The Housing and Planning Act changes what happens to insolvent housing associations, says Séamas Gray in an article for Inside Housing.
Traditionally, when a company becomes insolvent, it enters one of several types of insolvency processes and its assets are typically sold to the highest bidder to raise as much money as possible to distribute to the company’s creditors.
In relation to a housing association, this might well mean a sale outside the regulated sector with the knock-on effect of an immediate reduction in available social housing.
Parliament has debated this issue. The proposed solution is the Housing and Planning Act. While the relevant sections of the act are not yet in force, those involved with housing associations would be well advised to study the legislation now as the changes it brings will significantly alter who leads the insolvency process and may well affect creditor returns.
While the act does not prohibit the current insolvency processes available to creditors and housing associations, the social housing regulator (the Homes and Communities Agency or HCA – ultimately the Secretary of State) will have 28 days to intervene by applying for a new housing administration order (HAO) before such other insolvency processes can commence.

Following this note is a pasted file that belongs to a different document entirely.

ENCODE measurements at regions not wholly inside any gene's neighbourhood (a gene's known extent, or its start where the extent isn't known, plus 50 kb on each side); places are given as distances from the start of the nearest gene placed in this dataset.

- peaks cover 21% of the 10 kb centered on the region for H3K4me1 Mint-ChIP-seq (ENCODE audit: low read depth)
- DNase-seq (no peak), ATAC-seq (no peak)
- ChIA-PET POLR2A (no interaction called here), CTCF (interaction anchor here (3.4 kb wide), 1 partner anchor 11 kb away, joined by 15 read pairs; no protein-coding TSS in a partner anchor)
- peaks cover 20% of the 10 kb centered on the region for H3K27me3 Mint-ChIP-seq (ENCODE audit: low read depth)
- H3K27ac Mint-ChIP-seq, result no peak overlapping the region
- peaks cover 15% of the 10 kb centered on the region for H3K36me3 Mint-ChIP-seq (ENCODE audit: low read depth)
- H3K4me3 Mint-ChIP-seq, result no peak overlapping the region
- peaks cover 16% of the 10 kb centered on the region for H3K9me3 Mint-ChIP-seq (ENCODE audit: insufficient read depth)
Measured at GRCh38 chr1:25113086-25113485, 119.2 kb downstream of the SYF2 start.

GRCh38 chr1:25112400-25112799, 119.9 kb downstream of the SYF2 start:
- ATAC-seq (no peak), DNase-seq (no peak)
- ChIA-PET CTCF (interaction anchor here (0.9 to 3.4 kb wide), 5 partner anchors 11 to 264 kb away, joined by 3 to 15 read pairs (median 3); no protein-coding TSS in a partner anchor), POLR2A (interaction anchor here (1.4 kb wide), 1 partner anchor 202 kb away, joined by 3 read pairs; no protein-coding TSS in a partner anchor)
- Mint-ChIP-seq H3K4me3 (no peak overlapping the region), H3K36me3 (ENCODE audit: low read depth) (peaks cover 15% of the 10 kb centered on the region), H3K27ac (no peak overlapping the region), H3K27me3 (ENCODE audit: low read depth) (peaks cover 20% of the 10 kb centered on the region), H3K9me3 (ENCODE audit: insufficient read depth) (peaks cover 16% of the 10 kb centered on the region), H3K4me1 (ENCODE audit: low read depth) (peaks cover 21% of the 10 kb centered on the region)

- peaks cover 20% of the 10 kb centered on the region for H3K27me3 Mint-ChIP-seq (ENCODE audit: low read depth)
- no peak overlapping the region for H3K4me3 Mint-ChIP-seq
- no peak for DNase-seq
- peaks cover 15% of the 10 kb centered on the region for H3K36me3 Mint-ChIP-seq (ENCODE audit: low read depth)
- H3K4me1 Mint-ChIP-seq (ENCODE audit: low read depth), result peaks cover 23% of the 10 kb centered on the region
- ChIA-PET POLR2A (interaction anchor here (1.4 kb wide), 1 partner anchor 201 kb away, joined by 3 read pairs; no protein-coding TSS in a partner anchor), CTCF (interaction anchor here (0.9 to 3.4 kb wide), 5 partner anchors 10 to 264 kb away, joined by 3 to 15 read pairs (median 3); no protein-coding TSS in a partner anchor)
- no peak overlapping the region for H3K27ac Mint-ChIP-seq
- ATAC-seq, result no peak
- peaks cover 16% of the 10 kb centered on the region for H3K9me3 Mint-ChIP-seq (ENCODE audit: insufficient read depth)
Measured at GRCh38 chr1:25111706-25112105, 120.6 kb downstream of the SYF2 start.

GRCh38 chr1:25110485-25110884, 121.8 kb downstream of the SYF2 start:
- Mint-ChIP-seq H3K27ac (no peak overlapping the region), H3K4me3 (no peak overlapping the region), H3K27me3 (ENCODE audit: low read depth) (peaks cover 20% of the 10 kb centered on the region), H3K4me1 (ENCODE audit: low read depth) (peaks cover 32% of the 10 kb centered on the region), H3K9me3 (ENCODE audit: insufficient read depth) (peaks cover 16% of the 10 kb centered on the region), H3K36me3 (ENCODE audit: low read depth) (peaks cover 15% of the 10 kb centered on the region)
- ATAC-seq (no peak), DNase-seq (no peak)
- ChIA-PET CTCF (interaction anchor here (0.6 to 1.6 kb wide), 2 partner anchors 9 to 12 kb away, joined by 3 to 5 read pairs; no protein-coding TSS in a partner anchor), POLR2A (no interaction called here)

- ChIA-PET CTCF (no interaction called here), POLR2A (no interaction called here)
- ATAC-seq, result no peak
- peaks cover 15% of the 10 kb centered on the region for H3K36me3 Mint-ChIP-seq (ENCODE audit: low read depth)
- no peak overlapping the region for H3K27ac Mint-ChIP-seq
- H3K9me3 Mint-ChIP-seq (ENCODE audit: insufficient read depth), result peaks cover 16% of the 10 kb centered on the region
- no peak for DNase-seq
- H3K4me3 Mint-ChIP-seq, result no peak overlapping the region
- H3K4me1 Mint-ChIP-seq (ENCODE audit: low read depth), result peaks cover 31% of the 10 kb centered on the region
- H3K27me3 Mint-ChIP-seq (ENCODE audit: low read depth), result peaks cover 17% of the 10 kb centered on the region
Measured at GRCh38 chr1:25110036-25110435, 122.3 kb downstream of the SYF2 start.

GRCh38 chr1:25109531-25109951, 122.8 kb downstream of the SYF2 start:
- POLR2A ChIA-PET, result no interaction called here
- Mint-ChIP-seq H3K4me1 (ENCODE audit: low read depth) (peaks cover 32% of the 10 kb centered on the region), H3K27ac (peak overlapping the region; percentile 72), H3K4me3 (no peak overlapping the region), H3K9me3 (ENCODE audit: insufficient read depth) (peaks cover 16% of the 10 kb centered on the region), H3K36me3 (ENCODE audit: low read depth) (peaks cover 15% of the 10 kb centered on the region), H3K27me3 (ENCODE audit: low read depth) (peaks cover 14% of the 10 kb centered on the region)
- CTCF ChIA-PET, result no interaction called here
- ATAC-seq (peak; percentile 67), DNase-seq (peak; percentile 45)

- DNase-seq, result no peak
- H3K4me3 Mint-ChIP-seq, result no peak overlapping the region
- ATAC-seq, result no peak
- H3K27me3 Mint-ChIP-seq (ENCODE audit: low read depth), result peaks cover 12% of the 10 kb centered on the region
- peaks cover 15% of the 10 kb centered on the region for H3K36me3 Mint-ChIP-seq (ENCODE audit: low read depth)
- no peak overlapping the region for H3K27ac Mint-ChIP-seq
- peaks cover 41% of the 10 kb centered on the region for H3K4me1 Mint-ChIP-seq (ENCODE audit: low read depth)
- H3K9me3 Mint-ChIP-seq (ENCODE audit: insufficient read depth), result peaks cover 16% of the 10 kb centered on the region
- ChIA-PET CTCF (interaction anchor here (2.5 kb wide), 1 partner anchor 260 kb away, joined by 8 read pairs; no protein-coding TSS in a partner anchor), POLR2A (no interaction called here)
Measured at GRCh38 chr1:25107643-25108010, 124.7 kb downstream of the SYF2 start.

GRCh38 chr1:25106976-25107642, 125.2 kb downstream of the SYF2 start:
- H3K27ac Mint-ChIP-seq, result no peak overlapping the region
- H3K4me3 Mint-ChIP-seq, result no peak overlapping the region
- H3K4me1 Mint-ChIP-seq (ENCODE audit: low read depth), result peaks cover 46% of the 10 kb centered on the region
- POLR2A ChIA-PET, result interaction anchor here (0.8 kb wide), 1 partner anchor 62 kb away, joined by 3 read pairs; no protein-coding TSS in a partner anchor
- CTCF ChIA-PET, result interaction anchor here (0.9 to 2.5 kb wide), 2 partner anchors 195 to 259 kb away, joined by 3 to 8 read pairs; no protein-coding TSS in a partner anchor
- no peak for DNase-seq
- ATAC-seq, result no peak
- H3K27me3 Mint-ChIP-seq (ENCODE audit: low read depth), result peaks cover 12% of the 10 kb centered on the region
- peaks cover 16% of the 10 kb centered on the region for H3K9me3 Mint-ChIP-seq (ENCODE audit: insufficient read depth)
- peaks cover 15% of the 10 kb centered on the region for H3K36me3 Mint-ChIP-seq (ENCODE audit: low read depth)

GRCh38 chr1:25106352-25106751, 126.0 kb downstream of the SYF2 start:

Accordingly, the HAO will be the effective ‘default’ insolvency regime for housing associations (other solutions only being possible upon HCA consent or delay beyond this 28 day period).
Administrators must usually act in the best interests of creditors. However, an HAO administrator must also – so far as possible – keep the social housing in the regulated housing sector.
Originally, it was proposed that the new objective take primacy in cases of conflict. However, following much parliamentary debate, it was decided that the original objective should retain its primacy. This was (and is) considered highly important to lenders remaining in the sector and to avoid the possible counter-productive result of undermining the applicable MV-ST valuation methodology (which assumes that assets can theoretically be sold outside the sector) thus forcing more housing associations into insolvency.
It will be difficult for administrators to balance their new objective against their original objective. Even without the intense potential political pressure likely to be applied, administrators will likely seek to justify acceptance of a lower offer within the sector against higher offers that are not. When the difference is small, creditors are unlikely to complain. When significant, the competing creditor, regulator and political pressures on administrators (and lenders) will be intense.
While it is unclear what appetite the HCA will have to intervene (which may well wax and wane with the issues of the sector and against other more pressing political issues), the HCA will still retain the whip hand. Accordingly, lenders will be well advised to liaise with the HCA early to ensure that any proposed solution has HCA buy-in so as to minimise the possibility of delays, unplanned outcomes and lower recoveries.